Product investing and ‘because of’ rather than ‘with’

By November 14, 2006Venture Capital, Web2.0

This is a follow up to yesterday’s post where I was arguing that investing in inspiration – i.e. products – is the easiest way to make money. 

In On VCs and Products and Services JP commented on this, wondering if VCs are missing the point somehow as we move into a ‘Because Of rather than With world’.

I want to pick up on two things JP said.  Firstly he wrote:

We’re moving into the Because Of Rather than With World, so eloquently described by Doc. Where infrastructure is often built on a Nobody Owns It Everyone Can Use It Anyone Can Improve It world. Where the creativity and innovation of the knowledge worker teams operate on the edge of the core infrastructure. A core infrastructure that used to be a rich vein of gold, but is now a humble spade.
And maybe. just maybe, VCs aren’t prepared for this. Product-based business plans are all about With. You make money With the product. Knowledge-based business plans will all be about Because Of. You make money Because Of the product.

This notion of ‘because of’ is complicated.  JP explains it at more length in this post – but I think there are two things going on here – firstly there is a transition from product to commodity.  At that point the model switches from making money by selling (i.e. with) a product to making money by using a product to do something else (i.e. because of it).  To repeat from the excerpt above “A core infrastructure that used to be a rich vein of gold, but is now a humble spade.”.  This is product commoditisation which is something VCs understand well – the plan is always to exit before it happens.

The second thing going on is an emerging view that there is a need to create products that go straight to the ‘because of’ stage without being premium ‘with’ products first.  Linux and blogging are oft cited examples.  We do stuff (have fun, do business, make money) because of these technologies rather than with them.  This blog helps me to make good investiments, it doesn’t make any money itself.  If Linus Torvalds had not open sourced Linux and Dave Winer had not opened up RSS we wouldn’t be where we are today (and you quite literally couldn’t be reading this blog which sits on a Linux server and you probably access via RSS).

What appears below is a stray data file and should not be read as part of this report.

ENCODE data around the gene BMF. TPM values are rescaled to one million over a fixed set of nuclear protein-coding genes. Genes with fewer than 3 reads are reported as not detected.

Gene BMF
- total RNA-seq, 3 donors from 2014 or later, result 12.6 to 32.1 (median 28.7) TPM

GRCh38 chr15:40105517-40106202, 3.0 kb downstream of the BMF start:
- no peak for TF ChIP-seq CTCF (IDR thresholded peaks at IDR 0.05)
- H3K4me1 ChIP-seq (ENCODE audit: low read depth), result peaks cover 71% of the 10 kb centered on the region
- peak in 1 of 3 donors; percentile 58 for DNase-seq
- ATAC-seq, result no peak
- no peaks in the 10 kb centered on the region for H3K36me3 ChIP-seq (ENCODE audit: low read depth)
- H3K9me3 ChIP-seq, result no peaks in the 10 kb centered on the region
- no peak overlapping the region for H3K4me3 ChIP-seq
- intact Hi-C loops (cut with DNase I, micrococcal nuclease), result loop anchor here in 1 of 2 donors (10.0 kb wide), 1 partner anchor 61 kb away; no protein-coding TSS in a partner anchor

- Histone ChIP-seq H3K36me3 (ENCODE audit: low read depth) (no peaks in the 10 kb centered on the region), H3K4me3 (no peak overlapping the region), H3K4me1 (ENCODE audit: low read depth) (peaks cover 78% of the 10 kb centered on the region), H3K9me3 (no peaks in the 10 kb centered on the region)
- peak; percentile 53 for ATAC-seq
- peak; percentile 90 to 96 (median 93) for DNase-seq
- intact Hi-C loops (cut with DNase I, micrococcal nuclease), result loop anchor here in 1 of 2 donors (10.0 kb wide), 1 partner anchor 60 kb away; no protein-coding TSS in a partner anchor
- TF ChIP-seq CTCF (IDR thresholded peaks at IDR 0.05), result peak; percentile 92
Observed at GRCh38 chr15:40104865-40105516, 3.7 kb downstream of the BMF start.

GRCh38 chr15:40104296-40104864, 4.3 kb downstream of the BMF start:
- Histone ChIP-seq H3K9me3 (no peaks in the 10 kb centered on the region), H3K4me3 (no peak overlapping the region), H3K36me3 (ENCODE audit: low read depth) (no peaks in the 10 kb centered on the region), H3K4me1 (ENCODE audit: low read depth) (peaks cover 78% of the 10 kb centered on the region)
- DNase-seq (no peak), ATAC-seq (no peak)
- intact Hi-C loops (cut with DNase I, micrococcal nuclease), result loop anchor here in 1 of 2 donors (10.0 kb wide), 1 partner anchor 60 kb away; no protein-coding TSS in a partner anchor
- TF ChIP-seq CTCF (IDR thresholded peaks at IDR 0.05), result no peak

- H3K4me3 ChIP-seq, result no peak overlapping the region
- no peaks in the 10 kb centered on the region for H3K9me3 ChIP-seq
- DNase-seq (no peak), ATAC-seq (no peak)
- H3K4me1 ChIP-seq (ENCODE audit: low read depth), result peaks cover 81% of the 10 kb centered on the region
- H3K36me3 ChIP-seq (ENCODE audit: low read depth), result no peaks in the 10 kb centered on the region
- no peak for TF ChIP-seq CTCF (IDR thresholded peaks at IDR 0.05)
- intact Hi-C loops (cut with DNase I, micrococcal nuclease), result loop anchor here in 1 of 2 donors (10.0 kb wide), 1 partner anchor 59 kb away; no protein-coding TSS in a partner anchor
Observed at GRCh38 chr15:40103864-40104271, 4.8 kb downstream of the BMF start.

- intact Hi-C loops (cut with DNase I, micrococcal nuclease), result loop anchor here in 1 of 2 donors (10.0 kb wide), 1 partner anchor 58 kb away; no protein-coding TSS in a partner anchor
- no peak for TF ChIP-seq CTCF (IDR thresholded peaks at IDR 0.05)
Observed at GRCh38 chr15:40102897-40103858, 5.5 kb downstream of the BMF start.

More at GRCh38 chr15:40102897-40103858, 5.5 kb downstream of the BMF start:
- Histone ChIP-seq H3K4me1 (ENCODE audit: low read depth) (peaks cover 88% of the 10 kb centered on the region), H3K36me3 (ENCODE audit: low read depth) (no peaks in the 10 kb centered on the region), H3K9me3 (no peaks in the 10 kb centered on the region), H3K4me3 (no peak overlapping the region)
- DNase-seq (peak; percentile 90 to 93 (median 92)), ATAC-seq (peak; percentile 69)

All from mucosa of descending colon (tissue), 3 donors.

VCs have not been behind these innovations, it is true.  Thankfully there are fantastic innovators like Torvalds and Winer and many other open source gurus whose lives are about contributing to the greater good.  I get that.  Venture capital is different though, it is about making money, and we do that by supporting people with great ideas who are similarly motivated. 

It is true that most VC investments have been in products of the ‘make money with’ kind, but we have played a part in many ‘because of’ developments as well.  E.g. MySpace, YouTube, JBoss and MySql are (or were) all venture backed.

I concede that these types of company are more difficult for us to fund, but they do happen.  The difficulty is in building cash flow and the exit strategy usually has to be that someone (NewsCorp, Google, Oracle) will pay a strategic premium for your business.  (The definition of strategic by the way is ‘can’t explain it now’.)  A lot of what I have been wrestling with on this blog over the summer relates to this issue.

The second thing JP said that I wanted to pick up on was:

This is all about perception, the perception that Web 2.0 companies are free-riding on someone else’s infrastructure investment.  And the VC community may well believe that as well, I need to think about it.

I may be missing something here, but I haven’t viewed the low cost of starting web2.0 companies as any kind of free riding.  They pay hosting and bandwidth costs at market rates.  The reason they are cheap is that in the early days there isn’t much traffic.  As I said yesterday, once the traffic picks up there is often a need for VC.

These thoughts are all forming rather than formed and rather complex.  I think I need to go and have a cup of tea.